By Andy on November 11, 2015
Children aren’t young adults, so you can’t train them similarly to adults. Children need specialized training and the development is much more than just physical improvements.
I’m surprised how many trainers train children / young adults as though they were adults, but just a bit smaller and younger. In truth, the programming for children is much different than those of adults. It’s not just merely a case of doing squats, dead-lifts, and bench presses with lighter weights.
Here are a few thoughts on training the youth:
- Start at home
The main focus is to burn calories, and this can be done everywhere. One can walk up the stairs instead of using an escalator/elevator. Assisting parents around the home with chores for example washing the car, assisting in carrying one bag while shopping for groceries. Walking the dog and gardening are all fun family-related activities and can add to burning extra calories.
- Variety is key
Activities need to be fun and need to include balance, agility, coordination, mobility, and basic skill development. Children’s attention span is quite short so each activity needs to change every 5-10 minutes. Doing traditional reps and sets repetitive as we do with training adults won’t work here. The more creative you are, the better a trainer you will be.
- Making friends
Teamwork is an important skill in life. Children can start learning this through exercise. Tossing a ball to one another or working in small groups to complete little circuits and motivate one another while burning calories adds an extra dimension to having fun.
- Cardiovascular training
Running on a treadmill for 20 minutes at a steady pace is not typically associated with improving the fitness levels of children. Team sports like football, ‘tag’, ‘stuck in the mud’ is a far better way in achieving cardiovascular development for the youth as it is much more fun and enjoyable. As a guideline 20-30 minutes of running activity, 3 times a week is ideal.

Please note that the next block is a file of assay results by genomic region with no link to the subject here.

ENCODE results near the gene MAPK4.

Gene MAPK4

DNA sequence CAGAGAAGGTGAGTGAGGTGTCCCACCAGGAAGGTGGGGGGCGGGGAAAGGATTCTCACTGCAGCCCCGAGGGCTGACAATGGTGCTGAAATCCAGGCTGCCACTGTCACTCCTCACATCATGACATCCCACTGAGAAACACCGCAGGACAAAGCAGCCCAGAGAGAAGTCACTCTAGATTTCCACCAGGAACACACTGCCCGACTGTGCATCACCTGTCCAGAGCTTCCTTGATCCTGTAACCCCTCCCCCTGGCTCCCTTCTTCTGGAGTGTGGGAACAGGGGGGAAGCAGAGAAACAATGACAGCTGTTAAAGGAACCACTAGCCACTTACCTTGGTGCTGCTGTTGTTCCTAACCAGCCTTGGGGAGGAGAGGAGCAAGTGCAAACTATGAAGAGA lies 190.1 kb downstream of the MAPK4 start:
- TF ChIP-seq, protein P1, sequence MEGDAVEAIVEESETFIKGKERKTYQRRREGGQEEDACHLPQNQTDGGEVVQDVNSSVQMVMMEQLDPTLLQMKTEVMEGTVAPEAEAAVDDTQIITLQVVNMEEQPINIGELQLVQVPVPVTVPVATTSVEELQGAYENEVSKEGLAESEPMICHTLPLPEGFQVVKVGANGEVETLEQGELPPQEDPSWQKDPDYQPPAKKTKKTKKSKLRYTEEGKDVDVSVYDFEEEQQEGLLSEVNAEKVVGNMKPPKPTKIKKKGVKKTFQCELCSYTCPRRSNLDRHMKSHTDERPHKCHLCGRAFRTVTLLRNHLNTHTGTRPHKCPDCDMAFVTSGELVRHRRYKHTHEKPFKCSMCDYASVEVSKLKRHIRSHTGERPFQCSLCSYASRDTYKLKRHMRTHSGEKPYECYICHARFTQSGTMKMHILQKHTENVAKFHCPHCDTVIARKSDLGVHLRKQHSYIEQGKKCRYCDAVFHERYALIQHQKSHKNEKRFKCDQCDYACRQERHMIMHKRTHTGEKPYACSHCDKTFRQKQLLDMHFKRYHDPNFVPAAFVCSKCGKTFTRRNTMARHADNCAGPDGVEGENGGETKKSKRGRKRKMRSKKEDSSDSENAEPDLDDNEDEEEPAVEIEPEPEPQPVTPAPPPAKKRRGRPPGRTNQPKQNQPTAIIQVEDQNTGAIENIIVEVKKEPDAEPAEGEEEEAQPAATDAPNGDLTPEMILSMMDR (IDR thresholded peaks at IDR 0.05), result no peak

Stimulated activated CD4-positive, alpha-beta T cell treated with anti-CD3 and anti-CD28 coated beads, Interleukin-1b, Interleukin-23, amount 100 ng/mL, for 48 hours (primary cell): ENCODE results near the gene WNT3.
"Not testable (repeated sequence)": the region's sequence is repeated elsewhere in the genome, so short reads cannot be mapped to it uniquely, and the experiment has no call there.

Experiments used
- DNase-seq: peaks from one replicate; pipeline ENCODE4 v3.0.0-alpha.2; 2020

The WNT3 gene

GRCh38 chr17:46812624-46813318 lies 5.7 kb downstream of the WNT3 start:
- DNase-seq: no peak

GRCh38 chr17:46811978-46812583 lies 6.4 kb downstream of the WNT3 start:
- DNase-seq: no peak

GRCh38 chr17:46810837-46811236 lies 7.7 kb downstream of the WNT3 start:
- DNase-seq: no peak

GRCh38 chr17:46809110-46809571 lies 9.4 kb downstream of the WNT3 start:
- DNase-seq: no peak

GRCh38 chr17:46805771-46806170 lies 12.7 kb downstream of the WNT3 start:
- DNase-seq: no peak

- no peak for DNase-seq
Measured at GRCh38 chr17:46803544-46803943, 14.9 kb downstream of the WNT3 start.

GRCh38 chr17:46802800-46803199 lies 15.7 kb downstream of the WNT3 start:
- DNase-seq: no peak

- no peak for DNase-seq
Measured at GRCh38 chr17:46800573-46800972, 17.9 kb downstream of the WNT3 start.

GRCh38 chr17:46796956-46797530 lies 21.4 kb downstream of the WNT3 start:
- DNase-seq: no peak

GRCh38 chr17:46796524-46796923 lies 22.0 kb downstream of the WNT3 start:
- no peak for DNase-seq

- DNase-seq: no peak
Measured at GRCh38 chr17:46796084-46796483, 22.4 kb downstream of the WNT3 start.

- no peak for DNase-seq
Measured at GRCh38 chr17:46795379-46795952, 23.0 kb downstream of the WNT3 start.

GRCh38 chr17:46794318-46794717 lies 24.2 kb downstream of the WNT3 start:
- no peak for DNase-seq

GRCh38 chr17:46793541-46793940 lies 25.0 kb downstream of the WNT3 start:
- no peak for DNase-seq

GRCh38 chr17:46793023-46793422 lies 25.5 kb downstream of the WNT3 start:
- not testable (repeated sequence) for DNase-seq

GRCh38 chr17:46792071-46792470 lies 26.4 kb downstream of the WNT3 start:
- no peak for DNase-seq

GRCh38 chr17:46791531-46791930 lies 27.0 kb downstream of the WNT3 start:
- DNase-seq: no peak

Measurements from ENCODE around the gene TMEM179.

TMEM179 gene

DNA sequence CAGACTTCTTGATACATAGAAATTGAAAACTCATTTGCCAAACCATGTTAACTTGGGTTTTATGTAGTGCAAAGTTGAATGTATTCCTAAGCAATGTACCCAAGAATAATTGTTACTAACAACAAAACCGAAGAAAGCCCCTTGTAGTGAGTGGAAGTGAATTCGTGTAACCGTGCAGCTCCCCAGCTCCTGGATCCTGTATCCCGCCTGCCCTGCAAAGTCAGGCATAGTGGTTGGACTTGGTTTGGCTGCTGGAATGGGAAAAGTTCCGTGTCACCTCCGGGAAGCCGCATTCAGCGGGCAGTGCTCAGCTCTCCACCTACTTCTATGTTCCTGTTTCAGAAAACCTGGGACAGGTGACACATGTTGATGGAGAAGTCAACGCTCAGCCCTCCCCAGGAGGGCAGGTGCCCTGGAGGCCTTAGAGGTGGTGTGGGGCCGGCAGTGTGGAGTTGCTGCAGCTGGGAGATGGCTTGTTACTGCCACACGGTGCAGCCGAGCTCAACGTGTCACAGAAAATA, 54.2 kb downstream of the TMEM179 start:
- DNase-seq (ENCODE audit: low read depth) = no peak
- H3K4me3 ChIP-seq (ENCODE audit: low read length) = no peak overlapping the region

- Resistance training
Children can lift weights! But only under strict guidelines. Pre-schoolers should not be lifting weights. Children from 10 years and up can slowly engage in light resistance training. Movements need to be multi-joint movements that support the natural movement of children. Isolated movements that focus on only one body part at a time is not ideal.
When weights/resistance is applied proper form needs to be maintained for 10-15 reps, if not done correctly throughout the entire rep range, one needs to discontinue the added resistance. Developing motor skills is the main focus here, not increasing muscle or lean mass. The number of reps will be increased before the load is increased.
- General guidelines
Extended hours of 2 hours or more of physical activity for children is discouraged.
The main focus of training is development, health, wellness, fitness, and performance benefits. At least 15-20 minutes of activity should be done per day. 60-180 minutes of physical activity is recommended per week for most ages.
Iconic Fitness, Dubai Marina